Timing is everything, especially with a major investment like a home purchase. Given that every market fluctuates slightly different depending on the season, gauging the opportune moment is tough. However, a homebuying study from NerdWallet shows the best time to buy is generally in the wintertime.

  • Home sale prices are highest in the summer, softer in the fall and lowest in the winter.
  • On average, homes cost 8.45 percent less in the months following the holidays compared to summertime.
  • The biggest difference between sale and list price is in October, at an average $18,943.
  • For 29 metros, January held the least expensive home prices.

Timing is everything, especially with a major investment like a home purchase.

Given that every market fluctuates slightly different depending on the season, gauging the opportune moment is tough. However, a homebuying study from NerdWallet shows the best time to buy is generally in the wintertime.

The financial advice website analyzed two years of realtor.com listing and sales data for the 50 most popular U.S. metros, showing home sale prices are highest in the summer, softer in the fall and lowest in the winter.

In 48 states, January and February exhibited the lowest prices compared to the rest of the calendar year. On average, homes cost 8.45 percent less in the two months following the holidays compared to summertime.

Nationally, the average list price grows to $281,867 in June and drops to $258,272 in January, the study says.

Seasons and negotiating power

Although moving in the summer can be ideal because of warm temperatures, vacation time and approaching school start dates, June and July are the least accommodating months for a buyer’s budget, according to the study.

Inventory is typically higher then, but so is competition — driving home sale prices to an apex.

best season to buy a homeYou may see some discounts in the fall, NerdWallet says, but only after negotiation.

Between summer and fall, sale prices drop an average 2.98 percent — or $8,300 on a median-priced home.

List prices, on the other hand, drop a mere 0.13 percent season-to-season. The biggest difference between sale and list price is in October, at an average $18,943.

Jonathan Smoke, chief economist for realtor.com, says shopping for a home in the off-season gives buyers better leverage, including contingencies. Generally, shoppers have more control over their timeline than sellers who have more urgency to close quick.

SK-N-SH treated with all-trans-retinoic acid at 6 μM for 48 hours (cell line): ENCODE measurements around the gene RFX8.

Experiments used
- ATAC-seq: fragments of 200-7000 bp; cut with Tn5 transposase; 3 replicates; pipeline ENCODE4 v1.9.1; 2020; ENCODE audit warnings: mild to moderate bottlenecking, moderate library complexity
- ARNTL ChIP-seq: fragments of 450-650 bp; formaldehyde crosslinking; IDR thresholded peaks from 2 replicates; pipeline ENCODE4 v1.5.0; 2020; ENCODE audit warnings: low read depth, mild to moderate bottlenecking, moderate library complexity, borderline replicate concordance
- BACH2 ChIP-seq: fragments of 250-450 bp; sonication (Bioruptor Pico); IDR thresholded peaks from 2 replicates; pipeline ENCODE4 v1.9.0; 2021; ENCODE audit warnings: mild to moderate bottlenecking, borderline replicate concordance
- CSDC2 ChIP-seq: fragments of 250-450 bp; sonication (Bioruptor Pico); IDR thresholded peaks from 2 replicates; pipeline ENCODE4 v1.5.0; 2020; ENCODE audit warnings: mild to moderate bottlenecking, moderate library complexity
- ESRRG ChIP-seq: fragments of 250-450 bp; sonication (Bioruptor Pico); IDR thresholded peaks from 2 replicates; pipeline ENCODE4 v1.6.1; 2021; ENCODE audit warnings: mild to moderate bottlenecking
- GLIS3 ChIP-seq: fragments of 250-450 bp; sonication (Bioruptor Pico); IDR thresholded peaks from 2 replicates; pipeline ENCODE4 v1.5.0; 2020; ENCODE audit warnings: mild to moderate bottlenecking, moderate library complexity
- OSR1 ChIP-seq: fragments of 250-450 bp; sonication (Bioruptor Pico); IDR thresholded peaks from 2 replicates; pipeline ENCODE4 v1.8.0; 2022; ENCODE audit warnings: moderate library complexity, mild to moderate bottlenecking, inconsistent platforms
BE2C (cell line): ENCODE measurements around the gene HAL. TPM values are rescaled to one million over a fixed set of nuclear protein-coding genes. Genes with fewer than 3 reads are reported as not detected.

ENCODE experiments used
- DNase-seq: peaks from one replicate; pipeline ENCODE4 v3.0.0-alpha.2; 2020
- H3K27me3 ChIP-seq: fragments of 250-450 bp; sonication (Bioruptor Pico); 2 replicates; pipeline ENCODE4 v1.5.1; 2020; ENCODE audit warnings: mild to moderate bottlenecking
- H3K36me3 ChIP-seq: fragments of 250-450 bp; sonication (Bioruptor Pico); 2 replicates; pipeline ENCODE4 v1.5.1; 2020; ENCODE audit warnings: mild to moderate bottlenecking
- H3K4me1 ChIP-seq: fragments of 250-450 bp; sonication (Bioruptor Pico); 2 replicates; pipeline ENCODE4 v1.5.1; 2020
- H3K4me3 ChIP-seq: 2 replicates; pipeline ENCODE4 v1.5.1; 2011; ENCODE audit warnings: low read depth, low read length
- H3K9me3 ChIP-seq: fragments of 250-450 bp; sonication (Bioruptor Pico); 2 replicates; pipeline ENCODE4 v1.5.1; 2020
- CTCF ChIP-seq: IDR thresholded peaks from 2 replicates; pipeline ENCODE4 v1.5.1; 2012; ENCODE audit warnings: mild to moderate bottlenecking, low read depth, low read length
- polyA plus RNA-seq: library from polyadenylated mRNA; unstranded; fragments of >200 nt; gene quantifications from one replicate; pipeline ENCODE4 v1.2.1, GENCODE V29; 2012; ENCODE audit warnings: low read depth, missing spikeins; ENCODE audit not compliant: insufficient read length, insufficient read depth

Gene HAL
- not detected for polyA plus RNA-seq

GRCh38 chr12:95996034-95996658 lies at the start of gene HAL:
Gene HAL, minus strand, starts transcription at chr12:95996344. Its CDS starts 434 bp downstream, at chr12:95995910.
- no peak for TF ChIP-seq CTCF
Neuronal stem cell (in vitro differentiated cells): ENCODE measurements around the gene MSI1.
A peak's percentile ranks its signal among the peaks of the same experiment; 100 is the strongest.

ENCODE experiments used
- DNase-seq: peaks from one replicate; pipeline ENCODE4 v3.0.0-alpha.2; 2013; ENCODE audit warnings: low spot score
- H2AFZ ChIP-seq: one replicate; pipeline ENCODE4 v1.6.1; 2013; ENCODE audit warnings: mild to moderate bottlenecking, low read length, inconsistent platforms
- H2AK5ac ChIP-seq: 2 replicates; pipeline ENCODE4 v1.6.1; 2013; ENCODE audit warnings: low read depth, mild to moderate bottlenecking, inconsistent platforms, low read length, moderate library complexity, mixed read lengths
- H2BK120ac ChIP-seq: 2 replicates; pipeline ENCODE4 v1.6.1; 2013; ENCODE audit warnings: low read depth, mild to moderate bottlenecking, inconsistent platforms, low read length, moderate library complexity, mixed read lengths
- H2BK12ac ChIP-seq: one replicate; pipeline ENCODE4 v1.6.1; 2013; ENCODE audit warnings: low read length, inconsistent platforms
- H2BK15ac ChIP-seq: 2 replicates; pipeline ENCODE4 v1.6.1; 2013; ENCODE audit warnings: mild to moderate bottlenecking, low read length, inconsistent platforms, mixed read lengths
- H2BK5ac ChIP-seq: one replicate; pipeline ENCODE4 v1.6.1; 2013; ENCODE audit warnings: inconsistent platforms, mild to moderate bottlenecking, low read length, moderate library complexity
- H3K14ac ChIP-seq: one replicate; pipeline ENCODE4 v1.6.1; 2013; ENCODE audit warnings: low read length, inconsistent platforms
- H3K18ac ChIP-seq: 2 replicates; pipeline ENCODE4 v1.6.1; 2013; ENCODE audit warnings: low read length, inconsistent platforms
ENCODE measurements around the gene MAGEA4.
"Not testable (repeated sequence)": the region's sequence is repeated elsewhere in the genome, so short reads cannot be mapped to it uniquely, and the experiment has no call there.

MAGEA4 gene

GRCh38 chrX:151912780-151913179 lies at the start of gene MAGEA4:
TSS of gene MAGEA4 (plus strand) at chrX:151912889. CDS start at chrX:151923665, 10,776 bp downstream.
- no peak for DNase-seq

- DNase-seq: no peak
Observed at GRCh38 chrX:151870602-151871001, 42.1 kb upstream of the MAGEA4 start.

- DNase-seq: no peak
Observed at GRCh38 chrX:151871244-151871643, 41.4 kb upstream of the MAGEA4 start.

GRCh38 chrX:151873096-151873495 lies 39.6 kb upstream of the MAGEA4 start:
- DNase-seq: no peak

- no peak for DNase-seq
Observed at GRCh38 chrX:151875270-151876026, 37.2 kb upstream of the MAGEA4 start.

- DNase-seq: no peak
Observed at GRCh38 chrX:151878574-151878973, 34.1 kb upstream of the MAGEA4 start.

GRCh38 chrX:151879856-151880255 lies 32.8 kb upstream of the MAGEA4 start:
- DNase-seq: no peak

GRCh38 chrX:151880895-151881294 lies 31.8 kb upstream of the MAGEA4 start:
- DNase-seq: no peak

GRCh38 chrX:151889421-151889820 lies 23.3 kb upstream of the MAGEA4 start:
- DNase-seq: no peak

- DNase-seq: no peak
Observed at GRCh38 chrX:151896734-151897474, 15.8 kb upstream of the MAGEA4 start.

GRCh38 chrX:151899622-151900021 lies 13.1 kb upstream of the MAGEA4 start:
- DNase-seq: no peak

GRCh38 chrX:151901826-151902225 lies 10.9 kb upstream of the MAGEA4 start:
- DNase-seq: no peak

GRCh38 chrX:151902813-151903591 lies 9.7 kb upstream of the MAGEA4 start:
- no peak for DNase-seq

Based on inventory from January 2012 to August 2016, time on the market is highest in January and February, at an average 107 and 104 days, respectively. Meanwhile, the median home for sale in May and June remains active for just 73.2 days, NerdWallet says.

It depends on the metro

For 29 metros, January is the best time to buy with the least expensive list prices. February showed the biggest slopes in price for another 19 metros.

Despite general trends, seasonality varies by locale.

For instance, New York-Newark-Jersey City is an outlier, with least expensive sales prices in March, at an average $369,500 compared to peak pricing in August ($405,000).

The Washington D.C. metro area spiked in June, at an average sales price of $400,000. The best time to buy in D.C. was in January, at an average sales price of $363,545.

Nearby, Baltimore-Columbia-Towson sales prices posted lowest numbers in February, at $247,750, and uppermost in July, at $294,000.

Over the past two years, the top of the market in Los Angeles-Long Beach-Anaheim for sellers was in June, with an average sale price of $535,000. In January, average sales price dove to $491,000.

In San Francisco-Oakland-Hayward, average sales price was lowest in January, at $597,500, and highest in May, at $702,500 — a wide $105,000 disparity.

The best time to buy in Houston-The Woodlands-Sugar Land is at the start of the year, the study shows, for an average sales price of $201,365, compared to $222,545 in June.

Austin homebuyers can get the best deal in January, with an average sales price of $232,500. They pay the most in December, surprisingly, at an average $261,969. Waiting one month at the turn of the year could save nearly $30,000 on an Austin home purchase.

In Miami, the best time to buy is in February, at an average price of $205,000. On the other hand, June brings sellers an average $242,500.

In the Chicago metro area, summer sales price average to $239,635. The best time to buy in the Windy City is in February, the study shows, when the average home price plummets to $209,188.

Email Jennifer Riner

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